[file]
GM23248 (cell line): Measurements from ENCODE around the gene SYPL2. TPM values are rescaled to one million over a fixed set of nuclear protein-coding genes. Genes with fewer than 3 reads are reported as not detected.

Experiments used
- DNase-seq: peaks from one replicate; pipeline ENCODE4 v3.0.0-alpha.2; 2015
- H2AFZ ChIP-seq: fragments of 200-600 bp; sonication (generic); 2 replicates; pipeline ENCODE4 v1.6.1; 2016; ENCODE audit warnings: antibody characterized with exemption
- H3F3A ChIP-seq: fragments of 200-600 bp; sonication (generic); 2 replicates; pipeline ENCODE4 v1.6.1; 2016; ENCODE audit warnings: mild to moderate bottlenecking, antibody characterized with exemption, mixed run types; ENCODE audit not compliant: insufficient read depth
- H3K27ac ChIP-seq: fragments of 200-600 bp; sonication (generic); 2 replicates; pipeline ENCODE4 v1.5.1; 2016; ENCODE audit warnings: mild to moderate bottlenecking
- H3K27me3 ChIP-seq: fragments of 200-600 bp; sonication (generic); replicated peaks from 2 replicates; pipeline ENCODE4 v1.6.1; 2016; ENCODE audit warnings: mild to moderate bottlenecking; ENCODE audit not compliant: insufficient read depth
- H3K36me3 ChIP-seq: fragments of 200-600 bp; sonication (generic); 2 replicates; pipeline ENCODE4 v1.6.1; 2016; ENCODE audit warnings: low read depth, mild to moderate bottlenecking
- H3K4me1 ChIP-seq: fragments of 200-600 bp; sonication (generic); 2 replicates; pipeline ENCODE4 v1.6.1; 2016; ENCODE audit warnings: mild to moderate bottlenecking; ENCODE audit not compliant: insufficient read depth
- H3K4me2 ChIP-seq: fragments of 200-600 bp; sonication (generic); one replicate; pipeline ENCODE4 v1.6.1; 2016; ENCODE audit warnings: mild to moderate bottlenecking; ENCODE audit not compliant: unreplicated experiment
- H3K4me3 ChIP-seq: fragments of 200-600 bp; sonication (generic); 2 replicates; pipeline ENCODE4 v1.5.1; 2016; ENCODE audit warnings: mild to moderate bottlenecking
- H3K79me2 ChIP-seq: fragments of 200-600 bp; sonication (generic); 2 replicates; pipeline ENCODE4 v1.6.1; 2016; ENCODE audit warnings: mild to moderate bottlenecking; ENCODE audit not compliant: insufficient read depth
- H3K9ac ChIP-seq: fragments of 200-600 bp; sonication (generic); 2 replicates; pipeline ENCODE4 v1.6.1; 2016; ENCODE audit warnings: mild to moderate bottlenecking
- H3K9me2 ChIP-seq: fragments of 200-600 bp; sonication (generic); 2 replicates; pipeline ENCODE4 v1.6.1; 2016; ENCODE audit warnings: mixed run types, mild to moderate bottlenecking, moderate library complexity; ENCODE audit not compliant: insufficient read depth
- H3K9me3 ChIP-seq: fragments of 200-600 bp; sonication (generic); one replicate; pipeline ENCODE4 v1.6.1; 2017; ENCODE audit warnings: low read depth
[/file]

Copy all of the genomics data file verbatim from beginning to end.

GM23248 (cell line): Measurements from ENCODE around the gene SYPL2. TPM values are rescaled to one million over a fixed set of nuclear protein-coding genes. Genes with fewer than 3 reads are reported as not detected.

Experiments used
- DNase-seq: peaks from one replicate; pipeline ENCODE4 v3.0.0-alpha.2; 2015
- H2AFZ ChIP-seq: fragments of 200-600 bp; sonication (generic); 2 replicates; pipeline ENCODE4 v1.6.1; 2016; ENCODE audit warnings: antibody characterized with exemption
- H3F3A ChIP-seq: fragments of 200-600 bp; sonication (generic); 2 replicates; pipeline ENCODE4 v1.6.1; 2016; ENCODE audit warnings: mild to moderate bottlenecking, antibody characterized with exemption, mixed run types; ENCODE audit not compliant: insufficient read depth
- H3K27ac ChIP-seq: fragments of 200-600 bp; sonication (generic); 2 replicates; pipeline ENCODE4 v1.5.1; 2016; ENCODE audit warnings: mild to moderate bottlenecking
- H3K27me3 ChIP-seq: fragments of 200-600 bp; sonication (generic); replicated peaks from 2 replicates; pipeline ENCODE4 v1.6.1; 2016; ENCODE audit warnings: mild to moderate bottlenecking; ENCODE audit not compliant: insufficient read depth
- H3K36me3 ChIP-seq: fragments of 200-600 bp; sonication (generic); 2 replicates; pipeline ENCODE4 v1.6.1; 2016; ENCODE audit warnings: low read depth, mild to moderate bottlenecking
- H3K4me1 ChIP-seq: fragments of 200-600 bp; sonication (generic); 2 replicates; pipeline ENCODE4 v1.6.1; 2016; ENCODE audit warnings: mild to moderate bottlenecking; ENCODE audit not compliant: insufficient read depth
- H3K4me2 ChIP-seq: fragments of 200-600 bp; sonication (generic); one replicate; pipeline ENCODE4 v1.6.1; 2016; ENCODE audit warnings: mild to moderate bottlenecking; ENCODE audit not compliant: unreplicated experiment
- H3K4me3 ChIP-seq: fragments of 200-600 bp; sonication (generic); 2 replicates; pipeline ENCODE4 v1.5.1; 2016; ENCODE audit warnings: mild to moderate bottlenecking
- H3K79me2 ChIP-seq: fragments of 200-600 bp; sonication (generic); 2 replicates; pipeline ENCODE4 v1.6.1; 2016; ENCODE audit warnings: mild to moderate bottlenecking; ENCODE audit not compliant: insufficient read depth
- H3K9ac ChIP-seq: fragments of 200-600 bp; sonication (generic); 2 replicates; pipeline ENCODE4 v1.6.1; 2016; ENCODE audit warnings: mild to moderate bottlenecking
- H3K9me2 ChIP-seq: fragments of 200-600 bp; sonication (generic); 2 replicates; pipeline ENCODE4 v1.6.1; 2016; ENCODE audit warnings: mixed run types, mild to moderate bottlenecking, moderate library complexity; ENCODE audit not compliant: insufficient read depth
- H3K9me3 ChIP-seq: fragments of 200-600 bp; sonication (generic); one replicate; pipeline ENCODE4 v1.6.1; 2017; ENCODE audit warnings: low read depth